Khaled Mehalhel has been re-elected for a third term as President of the Weightlifting Federation of Africa (WFA).
The Libyan, a clear favourite, won the vote at the Congress that preceded the African Championships in Kenyan capital Nairobi, which were due to begin today.
Manareddin Eshelli, Mehalhel’s fellow Libyan, will continue as secretary general, and the new first vice-president is Kevin du Plooy of South Africa, who replaces Salim Musoke of Uganda.
On being appointed, Mehalhel told the media in Nairobi that the sport needed to clean up.
"I would like to call on the athletes to change their mentality and abhor doping, to have a mind shift and not engage in use of banned substances,’" Mehalhel said.
Chimdi Ejiogu, President of the Weightlifting Federation of Nigeria and one of the WFA vice-presidents, said, ‘’The goal of the Weightlifting Federation of Africa is to lift up the game, get the standards up.
"Yes, like many sports in Africa we are still coming up but here we have an advantage that weightlifting is an Olympic sport and Africans by nature are strong."
Du Plooy and Ejiogu’s fellow vice-presidents are Ahmed Chahnaoui of Morocco, Boukar Tikire of Cameroon and the Egyptian Mahmoud Mahgoub, who also sits on the Executive Board of the International Weightlifting Federation (IWF).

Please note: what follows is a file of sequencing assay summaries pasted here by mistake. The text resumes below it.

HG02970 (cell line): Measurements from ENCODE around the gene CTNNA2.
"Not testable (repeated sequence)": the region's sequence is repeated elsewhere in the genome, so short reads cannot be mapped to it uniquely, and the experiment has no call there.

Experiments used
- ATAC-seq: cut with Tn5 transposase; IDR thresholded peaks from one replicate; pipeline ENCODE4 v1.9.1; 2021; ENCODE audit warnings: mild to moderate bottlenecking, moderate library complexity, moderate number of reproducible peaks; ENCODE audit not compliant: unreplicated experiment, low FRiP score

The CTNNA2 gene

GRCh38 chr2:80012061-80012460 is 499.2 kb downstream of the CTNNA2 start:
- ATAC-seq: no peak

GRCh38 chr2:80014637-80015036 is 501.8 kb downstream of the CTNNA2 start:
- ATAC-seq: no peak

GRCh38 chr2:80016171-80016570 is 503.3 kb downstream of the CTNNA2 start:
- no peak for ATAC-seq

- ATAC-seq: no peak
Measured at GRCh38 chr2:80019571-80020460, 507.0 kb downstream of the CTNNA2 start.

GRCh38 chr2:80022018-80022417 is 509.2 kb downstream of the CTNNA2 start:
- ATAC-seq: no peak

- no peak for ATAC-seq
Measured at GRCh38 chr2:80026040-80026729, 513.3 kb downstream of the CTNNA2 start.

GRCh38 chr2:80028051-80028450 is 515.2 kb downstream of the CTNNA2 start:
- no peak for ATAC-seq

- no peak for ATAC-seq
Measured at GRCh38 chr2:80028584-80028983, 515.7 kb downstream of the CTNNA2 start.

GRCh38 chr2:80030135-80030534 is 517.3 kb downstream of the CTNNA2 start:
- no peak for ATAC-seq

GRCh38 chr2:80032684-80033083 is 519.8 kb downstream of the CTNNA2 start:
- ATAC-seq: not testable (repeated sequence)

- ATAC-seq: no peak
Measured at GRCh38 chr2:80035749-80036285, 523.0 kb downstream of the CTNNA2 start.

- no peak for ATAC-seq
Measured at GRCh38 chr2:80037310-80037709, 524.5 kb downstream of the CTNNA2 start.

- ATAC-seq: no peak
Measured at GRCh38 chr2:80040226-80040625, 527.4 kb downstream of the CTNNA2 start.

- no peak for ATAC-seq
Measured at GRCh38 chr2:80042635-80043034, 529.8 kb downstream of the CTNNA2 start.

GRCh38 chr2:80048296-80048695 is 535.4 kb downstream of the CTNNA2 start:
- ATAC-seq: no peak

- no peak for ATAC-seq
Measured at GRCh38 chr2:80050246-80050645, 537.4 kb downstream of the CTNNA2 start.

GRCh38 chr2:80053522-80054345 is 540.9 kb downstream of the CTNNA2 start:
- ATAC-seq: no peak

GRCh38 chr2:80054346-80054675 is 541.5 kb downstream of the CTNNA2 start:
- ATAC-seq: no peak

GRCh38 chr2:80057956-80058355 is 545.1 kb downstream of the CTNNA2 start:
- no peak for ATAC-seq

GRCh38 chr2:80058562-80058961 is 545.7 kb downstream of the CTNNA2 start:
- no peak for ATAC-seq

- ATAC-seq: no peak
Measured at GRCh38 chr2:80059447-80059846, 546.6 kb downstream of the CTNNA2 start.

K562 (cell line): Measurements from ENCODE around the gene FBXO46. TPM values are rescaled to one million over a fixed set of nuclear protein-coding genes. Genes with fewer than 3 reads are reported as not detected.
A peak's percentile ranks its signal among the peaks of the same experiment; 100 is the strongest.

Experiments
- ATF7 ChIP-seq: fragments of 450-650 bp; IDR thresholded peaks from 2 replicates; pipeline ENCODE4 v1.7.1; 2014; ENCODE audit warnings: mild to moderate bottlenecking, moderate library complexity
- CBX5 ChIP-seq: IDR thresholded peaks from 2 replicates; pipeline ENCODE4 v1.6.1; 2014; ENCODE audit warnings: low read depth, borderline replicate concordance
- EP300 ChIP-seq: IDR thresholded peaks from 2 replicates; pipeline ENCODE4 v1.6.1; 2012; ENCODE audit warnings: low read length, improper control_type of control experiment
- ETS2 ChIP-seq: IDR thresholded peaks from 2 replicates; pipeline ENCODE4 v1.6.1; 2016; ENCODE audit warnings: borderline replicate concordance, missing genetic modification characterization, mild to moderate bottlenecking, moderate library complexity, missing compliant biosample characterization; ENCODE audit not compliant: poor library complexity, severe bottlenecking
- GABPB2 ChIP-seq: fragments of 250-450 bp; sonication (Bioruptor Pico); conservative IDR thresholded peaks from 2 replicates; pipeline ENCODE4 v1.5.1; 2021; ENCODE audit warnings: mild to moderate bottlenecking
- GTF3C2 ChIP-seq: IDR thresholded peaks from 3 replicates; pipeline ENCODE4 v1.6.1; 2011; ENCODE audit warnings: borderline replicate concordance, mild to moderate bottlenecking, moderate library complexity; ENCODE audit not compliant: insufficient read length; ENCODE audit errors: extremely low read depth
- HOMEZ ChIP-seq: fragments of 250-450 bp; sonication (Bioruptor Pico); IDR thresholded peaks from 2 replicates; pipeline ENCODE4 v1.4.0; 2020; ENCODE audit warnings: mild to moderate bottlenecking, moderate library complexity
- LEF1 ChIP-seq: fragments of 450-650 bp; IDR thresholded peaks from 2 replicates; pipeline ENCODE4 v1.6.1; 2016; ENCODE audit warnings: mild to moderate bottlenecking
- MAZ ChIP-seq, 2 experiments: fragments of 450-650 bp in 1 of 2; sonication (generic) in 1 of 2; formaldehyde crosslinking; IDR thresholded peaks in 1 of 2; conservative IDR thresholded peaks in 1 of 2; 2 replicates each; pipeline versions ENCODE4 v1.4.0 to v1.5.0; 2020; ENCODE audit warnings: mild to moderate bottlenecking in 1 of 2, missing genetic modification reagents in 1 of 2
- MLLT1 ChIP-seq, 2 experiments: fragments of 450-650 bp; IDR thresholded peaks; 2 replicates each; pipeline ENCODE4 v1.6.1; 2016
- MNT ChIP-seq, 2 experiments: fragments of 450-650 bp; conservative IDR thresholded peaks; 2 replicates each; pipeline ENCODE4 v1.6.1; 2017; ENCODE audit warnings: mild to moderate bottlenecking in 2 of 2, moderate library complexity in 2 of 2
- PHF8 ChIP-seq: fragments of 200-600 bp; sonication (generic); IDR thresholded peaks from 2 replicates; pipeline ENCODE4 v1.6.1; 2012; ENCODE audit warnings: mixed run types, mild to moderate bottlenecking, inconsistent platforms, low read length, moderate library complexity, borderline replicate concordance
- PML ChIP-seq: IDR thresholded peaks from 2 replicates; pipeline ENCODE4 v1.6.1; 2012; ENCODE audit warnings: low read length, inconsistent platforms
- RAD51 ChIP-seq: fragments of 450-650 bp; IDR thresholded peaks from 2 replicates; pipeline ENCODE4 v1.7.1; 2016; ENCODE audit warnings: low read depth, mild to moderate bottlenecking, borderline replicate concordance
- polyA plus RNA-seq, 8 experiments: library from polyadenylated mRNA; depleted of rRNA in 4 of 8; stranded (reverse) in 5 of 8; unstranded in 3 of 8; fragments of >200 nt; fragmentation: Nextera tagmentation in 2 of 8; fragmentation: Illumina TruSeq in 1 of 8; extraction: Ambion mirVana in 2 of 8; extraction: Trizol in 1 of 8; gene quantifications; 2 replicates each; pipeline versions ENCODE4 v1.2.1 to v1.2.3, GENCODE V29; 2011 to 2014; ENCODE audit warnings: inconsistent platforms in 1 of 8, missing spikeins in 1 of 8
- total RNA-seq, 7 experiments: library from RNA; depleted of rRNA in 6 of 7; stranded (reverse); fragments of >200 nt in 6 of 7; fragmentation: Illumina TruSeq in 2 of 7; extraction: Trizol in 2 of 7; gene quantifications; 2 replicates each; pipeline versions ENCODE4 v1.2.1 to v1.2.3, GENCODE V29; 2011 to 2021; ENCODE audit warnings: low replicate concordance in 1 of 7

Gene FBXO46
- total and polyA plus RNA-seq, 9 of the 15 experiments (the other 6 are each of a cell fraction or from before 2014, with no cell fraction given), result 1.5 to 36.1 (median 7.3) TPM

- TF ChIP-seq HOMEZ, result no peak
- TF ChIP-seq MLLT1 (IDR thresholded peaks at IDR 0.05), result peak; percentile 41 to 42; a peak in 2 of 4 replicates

The eight other WFA Board members are Musoke, Robert Rose of the Seychelles, Pius Ochieng of Kenya, Ben Mensah of Ghana, Sami Boussarsar of Tunisia, Poorun Bhollah of Mauritius, Abdellaziz Brahimi of Algeria and Alex Randriamananarivo of Madagascar.
Ejiogu’s words were well said given the status of African weightlifters in the qualifying lists for the delayed Tokyo 2020 Olympic Games.
In the absence of Egypt, the gap between African weightlifting, certainly south of the Sahara, and the rest of the world will be clear on the platform in Nairobi, where the athletes have one last chance to improve their chances of qualifying for Tokyo.
While Tunisia and Algeria have credible contenders in Tokyo, and Egypt would have had medal contenders but for being suspended for multiple doping violations, the sub-Saharan presence will be limited and none will have a chance of challenging for medals.
Tunisia is sure to send the continent’s strongest team to Tokyo, and Algeria might have a longshot for a medal in Walid Bidani in the super-heavyweights.
Among the other hopeful qualifiers, Madagascar, Cameroon, Morocco, Ghana and Mauritius are represented in Nairobi, while others, most notably from South Africa, wait in hope that those ahead of them in the rankings opt for another weight category.